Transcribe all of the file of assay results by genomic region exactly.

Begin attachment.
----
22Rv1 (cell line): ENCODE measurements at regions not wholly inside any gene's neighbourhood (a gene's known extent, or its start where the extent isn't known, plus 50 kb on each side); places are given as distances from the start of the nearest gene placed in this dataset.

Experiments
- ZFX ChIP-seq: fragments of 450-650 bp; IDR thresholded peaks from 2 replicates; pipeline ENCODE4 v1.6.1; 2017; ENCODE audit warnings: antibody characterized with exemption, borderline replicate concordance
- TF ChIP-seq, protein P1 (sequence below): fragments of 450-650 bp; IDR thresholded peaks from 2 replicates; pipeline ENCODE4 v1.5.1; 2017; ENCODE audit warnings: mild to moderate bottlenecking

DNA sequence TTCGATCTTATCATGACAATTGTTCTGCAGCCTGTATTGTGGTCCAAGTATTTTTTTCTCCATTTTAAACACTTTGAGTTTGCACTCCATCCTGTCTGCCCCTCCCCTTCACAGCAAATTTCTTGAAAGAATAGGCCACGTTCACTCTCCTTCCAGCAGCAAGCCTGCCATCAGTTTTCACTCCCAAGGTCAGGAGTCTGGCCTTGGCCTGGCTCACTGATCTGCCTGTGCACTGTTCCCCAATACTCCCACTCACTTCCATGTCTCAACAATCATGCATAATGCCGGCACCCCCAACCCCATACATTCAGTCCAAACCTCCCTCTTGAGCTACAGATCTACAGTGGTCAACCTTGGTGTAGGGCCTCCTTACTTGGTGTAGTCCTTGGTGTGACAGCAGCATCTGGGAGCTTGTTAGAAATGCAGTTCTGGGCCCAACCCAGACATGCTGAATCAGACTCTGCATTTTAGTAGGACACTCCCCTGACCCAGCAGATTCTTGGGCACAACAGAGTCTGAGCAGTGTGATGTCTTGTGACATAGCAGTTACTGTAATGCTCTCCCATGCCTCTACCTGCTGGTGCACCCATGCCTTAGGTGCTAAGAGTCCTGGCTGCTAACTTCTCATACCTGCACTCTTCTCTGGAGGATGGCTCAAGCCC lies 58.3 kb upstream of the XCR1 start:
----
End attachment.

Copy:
22Rv1 (cell line): ENCODE measurements at regions not wholly inside any gene's neighbourhood (a gene's known extent, or its start where the extent isn't known, plus 50 kb on each side); places are given as distances from the start of the nearest gene placed in this dataset.

Experiments
- ZFX ChIP-seq: fragments of 450-650 bp; IDR thresholded peaks from 2 replicates; pipeline ENCODE4 v1.6.1; 2017; ENCODE audit warnings: antibody characterized with exemption, borderline replicate concordance
- TF ChIP-seq, protein P1 (sequence below): fragments of 450-650 bp; IDR thresholded peaks from 2 replicates; pipeline ENCODE4 v1.5.1; 2017; ENCODE audit warnings: mild to moderate bottlenecking

DNA sequence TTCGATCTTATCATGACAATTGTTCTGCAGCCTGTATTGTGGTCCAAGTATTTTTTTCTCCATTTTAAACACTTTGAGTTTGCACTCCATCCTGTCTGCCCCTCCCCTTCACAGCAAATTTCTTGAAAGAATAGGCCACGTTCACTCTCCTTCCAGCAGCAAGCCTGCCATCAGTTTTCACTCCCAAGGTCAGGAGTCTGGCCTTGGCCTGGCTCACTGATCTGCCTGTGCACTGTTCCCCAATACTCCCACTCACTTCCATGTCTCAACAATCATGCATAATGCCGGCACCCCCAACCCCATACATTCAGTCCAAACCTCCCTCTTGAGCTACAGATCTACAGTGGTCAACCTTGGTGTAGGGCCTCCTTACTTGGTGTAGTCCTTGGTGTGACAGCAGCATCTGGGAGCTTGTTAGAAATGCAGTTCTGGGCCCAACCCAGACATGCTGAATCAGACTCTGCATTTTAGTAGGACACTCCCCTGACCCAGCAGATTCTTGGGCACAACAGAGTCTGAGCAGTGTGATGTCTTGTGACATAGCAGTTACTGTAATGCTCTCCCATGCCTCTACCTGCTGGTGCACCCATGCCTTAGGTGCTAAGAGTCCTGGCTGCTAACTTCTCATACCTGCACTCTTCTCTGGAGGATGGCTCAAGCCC lies 58.3 kb upstream of the XCR1 start: